Subject: Re: When DEPENDS can be upgraded in place
To: Frederick Bruckman <email@example.com>
From: David Brownlee <firstname.lastname@example.org>
Date: 09/04/2000 20:53:30
On Mon, 4 Sep 2000, Frederick Bruckman wrote:
> I've thought about that. We have two problems. We're building and
> installing packages in the DEPENDS list that aren't really necessary
> for building and installing the package at all. Another is that the
> package no longer contains the information of exactly which packages
> it was built against. Even if you track down the RCS ID's in the
> +BUILD_INFO file, you can not know what was installed on the build
> I propose to revive RUN_DEPENDS, and to change the semantics of
> BUILD_DEPENDS. (All after the freeze!) BUILD_DEPENDS will specify
> packages that are required to build, and RUN_DEPENDS will specify
> packages that are only required to run. Plain "DEPENDS", specified in
> the package "Makefile", implies both. Now the binary package will have
> a +BUILD_DEPENDS file with the union of all the BUILD_DEPENDS and
> DEPENDS with __wildcards__ __fully__ __resolved__, and a +RUN_DEPENDS
> file with all the unresolved wildcards from DEPENDS and RUN_DEPENDS.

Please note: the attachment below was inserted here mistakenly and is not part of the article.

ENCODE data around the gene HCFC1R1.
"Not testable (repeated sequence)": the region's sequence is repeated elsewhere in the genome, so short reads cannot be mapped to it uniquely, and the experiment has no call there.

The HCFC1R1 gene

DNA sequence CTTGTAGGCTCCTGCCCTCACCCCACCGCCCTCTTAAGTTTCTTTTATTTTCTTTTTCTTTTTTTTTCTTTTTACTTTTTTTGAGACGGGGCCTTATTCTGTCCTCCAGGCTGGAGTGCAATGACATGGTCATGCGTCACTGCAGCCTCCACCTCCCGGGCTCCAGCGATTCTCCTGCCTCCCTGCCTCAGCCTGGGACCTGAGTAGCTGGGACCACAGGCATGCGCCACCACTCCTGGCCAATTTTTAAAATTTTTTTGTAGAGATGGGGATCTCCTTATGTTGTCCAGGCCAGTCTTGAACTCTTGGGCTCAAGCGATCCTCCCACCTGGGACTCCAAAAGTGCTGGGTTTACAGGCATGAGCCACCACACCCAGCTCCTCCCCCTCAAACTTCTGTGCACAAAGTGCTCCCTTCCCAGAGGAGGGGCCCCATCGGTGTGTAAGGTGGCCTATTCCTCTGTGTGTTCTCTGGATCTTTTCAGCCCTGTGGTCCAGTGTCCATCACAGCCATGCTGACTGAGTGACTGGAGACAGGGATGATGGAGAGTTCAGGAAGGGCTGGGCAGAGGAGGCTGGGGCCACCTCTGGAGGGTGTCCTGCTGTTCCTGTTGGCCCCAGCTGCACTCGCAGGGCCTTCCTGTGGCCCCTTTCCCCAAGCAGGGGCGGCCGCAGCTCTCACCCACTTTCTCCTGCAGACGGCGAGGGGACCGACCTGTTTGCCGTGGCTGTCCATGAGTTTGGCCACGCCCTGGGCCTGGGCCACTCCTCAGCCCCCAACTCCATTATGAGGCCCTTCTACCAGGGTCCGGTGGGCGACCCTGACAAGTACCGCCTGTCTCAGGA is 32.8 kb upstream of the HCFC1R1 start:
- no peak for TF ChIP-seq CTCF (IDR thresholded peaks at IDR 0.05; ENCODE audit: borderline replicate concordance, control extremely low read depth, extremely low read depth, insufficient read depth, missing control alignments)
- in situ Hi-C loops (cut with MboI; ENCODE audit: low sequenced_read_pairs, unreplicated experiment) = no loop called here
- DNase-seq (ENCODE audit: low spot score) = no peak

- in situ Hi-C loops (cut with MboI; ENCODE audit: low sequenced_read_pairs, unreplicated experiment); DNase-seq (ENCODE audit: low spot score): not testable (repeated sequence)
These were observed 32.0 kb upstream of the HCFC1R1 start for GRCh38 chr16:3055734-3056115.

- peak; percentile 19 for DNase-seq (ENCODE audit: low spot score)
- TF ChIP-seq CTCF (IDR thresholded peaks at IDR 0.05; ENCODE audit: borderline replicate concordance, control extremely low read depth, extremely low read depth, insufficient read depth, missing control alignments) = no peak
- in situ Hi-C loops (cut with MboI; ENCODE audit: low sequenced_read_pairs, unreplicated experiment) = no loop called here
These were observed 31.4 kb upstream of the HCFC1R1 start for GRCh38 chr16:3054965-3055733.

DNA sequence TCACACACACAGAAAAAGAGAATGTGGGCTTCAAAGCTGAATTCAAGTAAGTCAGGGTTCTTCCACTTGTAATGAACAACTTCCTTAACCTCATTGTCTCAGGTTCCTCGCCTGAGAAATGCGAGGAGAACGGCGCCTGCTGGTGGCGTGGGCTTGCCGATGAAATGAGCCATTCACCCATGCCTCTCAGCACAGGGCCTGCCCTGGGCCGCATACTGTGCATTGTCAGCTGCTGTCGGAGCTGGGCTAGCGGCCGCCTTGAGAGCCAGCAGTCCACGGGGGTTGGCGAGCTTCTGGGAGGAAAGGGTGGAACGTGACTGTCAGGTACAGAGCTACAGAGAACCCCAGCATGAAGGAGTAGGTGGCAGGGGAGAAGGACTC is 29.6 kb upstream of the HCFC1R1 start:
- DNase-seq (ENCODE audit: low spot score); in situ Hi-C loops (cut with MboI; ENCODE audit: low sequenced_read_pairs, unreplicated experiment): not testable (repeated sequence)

Seems very reasonable.
> For most of bsd.pkg.mk, DEPENDS -> BUILD_DEPENDS, so that you don't
> ever need to install the RUN_DEPENDS to build a package. For the
> transition, the "@pkgdep" entries are constructed from the RUN_DEPENDS.
> The +BUILD_DEPENDS is stored in the package simply for reference.
> Short term, this solves the problem you stated.
> Long term, I have an idea for a solution to PR 10835. Perhaps it would
> be feasible to do away with the +REQUIRED_BY altogether, and instead
> construct a database of all the "DEPENDS" (RUN_DEPENDS) for all
> installed packages? I'm thinking of an "inverted" index, sorted by
> wildcard, with two additional items: a resolution of the wildcard or
> an "unknown" token, and a list of all packages that have listed that
> wildcard in @pkgdep (=DEPENDS). Like so
> xpm-* xpm-3.4k wmx-5.0,knews-1.01b1,xpdf-0.91
> png>=1.06 png-1.08 knews-1.01b1
> png-* png-1.08 foo-1.01
> Such a database would evidently be very easy to construct on initial
> installation of a package. To build a new binary package, you first do
> a "pkg_delete -r". This searches the second column, and deletes all
> the packages in the third field for entries that match. It may also be
> necessary to search for, or clean up, matches in the third field for
> the package in question. (That's when that package depends on some
> other.) To delete the package __without__ deleting all the
> dependencies (perhaps you already have a binary package), you do
> "pkg_delete". This simply finds the matches in the second field, and
> sets them to the "unknown" token. Presumably, it'll be possible to use
> this token to list the unsatisfied dependencies.
This seems to cover pretty much everything - presumably you'd
want some form of pkg_admin command to rebuild the pkgdepends
database in the event of problems.
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